Yesterday, Grantland's Louisa Thomas published a magisterial essay on the innate culture of violence in the US and its many manifestations in American football. Early in her discussion, she touches on a comparison that's often drawn between modern football and its seeming counterpart in the Roman arena. Since this conflation is easy to make, I'd like to point out what Classical scholars see as the merits and pitfalls of such an elision, and explain a few of the overlaps between the two contexts.
Here is Thomas's nod toward ancient Rome:
Football is our culture's great spectacle of violence, our version of the gladiatorial games of ancient Rome. You can see signs of football's celebration of amped-up manhood in the pageantry of our own bread and circuses: the military jet flyovers, the Built Ford Tough commercials, the shiny uniforms, the amplified crunching sound of hard hits, the big-knotted ties, and the pregame show special effects that seem like something out of Transformers 12. You can see it in the silver gladiatorial mask that Terrell Suggs wore during the pregame introductions when the Ravens played the Steelers last Thursday. But those are only symptoms. Get rid of the truck commercials, get rid of the gun salutes, and you'd still have the violence on the field.
If I could distill the basis of her comparison into one line of thought it would be the sheer eventfulness of both sports. That is, she focuses on the mass appeal inherent to Roman circuses and American football. But there's more to this connection.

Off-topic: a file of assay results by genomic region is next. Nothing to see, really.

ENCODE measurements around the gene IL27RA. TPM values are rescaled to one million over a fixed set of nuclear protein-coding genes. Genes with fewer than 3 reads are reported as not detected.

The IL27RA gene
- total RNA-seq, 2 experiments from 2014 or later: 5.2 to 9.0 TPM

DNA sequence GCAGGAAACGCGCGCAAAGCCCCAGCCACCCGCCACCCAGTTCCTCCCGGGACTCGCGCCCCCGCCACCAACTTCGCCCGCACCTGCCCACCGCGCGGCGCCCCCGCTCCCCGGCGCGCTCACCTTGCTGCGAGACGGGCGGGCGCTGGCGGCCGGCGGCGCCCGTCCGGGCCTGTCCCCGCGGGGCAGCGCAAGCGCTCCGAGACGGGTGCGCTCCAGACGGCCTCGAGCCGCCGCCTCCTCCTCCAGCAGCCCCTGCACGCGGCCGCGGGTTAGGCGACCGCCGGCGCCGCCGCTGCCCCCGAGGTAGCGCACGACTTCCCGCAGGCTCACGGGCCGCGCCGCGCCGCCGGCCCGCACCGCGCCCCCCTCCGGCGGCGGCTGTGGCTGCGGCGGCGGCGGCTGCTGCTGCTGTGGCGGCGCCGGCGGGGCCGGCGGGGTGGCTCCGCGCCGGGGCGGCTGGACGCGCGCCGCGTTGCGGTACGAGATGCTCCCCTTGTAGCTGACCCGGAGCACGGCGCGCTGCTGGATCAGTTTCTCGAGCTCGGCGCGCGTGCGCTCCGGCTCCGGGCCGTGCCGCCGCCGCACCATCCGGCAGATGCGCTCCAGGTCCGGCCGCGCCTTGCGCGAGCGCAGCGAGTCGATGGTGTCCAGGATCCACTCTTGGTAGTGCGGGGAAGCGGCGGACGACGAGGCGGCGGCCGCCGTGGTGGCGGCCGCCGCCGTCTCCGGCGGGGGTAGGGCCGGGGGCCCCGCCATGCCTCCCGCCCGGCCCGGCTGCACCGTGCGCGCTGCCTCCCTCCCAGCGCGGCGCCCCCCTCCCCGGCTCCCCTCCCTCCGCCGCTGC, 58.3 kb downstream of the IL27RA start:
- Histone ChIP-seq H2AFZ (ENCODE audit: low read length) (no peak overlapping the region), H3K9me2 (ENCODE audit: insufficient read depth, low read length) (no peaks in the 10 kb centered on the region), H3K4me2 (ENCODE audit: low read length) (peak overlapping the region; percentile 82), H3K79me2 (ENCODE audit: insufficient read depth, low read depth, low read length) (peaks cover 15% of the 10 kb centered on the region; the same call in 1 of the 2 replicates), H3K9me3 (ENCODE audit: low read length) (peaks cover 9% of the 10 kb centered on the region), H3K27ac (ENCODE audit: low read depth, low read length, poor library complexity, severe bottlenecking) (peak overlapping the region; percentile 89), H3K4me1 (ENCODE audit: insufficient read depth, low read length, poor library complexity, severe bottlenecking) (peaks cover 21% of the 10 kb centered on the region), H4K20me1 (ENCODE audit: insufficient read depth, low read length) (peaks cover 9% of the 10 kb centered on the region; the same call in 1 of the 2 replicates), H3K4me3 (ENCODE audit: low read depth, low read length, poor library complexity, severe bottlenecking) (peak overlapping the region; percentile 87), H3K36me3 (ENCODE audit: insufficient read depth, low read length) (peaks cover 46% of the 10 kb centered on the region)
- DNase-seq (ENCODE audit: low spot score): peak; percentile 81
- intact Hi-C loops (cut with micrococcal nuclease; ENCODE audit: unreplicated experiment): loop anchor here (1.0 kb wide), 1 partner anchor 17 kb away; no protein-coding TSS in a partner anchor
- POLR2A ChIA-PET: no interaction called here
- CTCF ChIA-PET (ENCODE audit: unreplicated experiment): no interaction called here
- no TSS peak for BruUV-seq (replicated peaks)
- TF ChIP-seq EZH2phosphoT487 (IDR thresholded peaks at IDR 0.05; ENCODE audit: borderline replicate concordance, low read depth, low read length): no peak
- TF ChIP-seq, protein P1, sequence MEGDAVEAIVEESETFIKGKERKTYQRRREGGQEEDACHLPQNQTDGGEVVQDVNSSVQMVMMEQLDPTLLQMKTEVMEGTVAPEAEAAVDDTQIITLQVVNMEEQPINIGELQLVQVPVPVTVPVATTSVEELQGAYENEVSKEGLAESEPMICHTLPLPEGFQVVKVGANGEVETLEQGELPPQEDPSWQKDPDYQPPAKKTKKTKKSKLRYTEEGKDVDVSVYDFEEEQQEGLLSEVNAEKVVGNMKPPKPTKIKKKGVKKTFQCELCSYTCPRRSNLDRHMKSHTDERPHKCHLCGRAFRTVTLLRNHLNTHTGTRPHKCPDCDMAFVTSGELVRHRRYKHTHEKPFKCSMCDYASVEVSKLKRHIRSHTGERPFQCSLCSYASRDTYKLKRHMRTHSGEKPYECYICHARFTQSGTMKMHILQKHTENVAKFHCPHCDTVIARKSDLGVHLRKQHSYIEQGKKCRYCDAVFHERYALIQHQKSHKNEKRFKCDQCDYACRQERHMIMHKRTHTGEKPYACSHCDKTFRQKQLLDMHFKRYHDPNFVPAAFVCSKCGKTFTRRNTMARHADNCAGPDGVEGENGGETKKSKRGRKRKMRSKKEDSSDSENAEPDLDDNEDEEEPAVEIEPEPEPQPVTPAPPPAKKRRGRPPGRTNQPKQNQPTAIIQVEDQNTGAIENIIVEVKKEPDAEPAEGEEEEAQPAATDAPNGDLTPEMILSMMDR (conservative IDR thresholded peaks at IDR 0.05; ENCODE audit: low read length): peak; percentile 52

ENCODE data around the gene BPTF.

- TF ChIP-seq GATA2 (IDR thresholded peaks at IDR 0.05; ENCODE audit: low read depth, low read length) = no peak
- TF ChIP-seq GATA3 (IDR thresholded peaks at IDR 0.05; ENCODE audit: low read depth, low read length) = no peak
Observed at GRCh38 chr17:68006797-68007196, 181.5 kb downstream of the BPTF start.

(For those interested, the following points are more fully explained in Garrett Fagan's The Lure of the Arena: Social Psychology and the Crowd at the Roman Games, Cambridge, 2011.)
Those who study the sociology of the Roman arena and modern sport highlight four main disparities between ancient and modern fandom:
(I) The Roman games as sites of public punishment and execution. Participants in gladiatorial combats were, for the most part, slaves, captured enemy soldiers, or condemned criminals. Thus, their time in the arena was, at best, penance for crimes committed, or, at worst, protracted performance leading to their execution. We have some evidence—notably from Pompeian wall graffiti—that free men elected to fight in the arena, and there's better evidence that not every gladiatorial match ended with the death of the loser. In this latter regard, the losing fighter earned a missio, or "reprieve," from the crowd and lived to fight another day.
(II) The institution of slavery. Attached to the previous point, most gladiators were of the servi (slave) class, and thus their inherent humanity was always already devalued, if valued at all. This "less than us" mindset necessarily entailed a certain apathy toward combatants felt on the part of audiences. Slaves, moreover, were a commodity, a cog in the ancient economic machine, to be bought and sold and thrown away on a whim. It was of course in the best interests of a slave-gladiator owner to keep his fighters in good health, since his fighters' labor brought in mountains of revenue. Still, bargaining power and contract negotiations between gladiator and owner never would have happened. (EDIT: see below.)
(III) The prevalence and immediacy of land-based and single combats. Continuous war was a reality of the Roman Empire, built as it was on a Ponzi scheme that required more tribute (more subjugated peoples) for increased state revenue. Thus, most adult males were intimately familiar with the atrocities of the battlefield, so the atrocities of the amphitheater only dramatized what they had seen abroad. Speaking in general terms, a higher percentage of gladiatorial consumers had already participated in the violence of that sport than the percentage of modern football fans have participated in football. I should also point out that anthropologists today agree that team sports were wholly foreign to Europeans until discovery of the New World, where the Native Americans were already engaging in such competitions.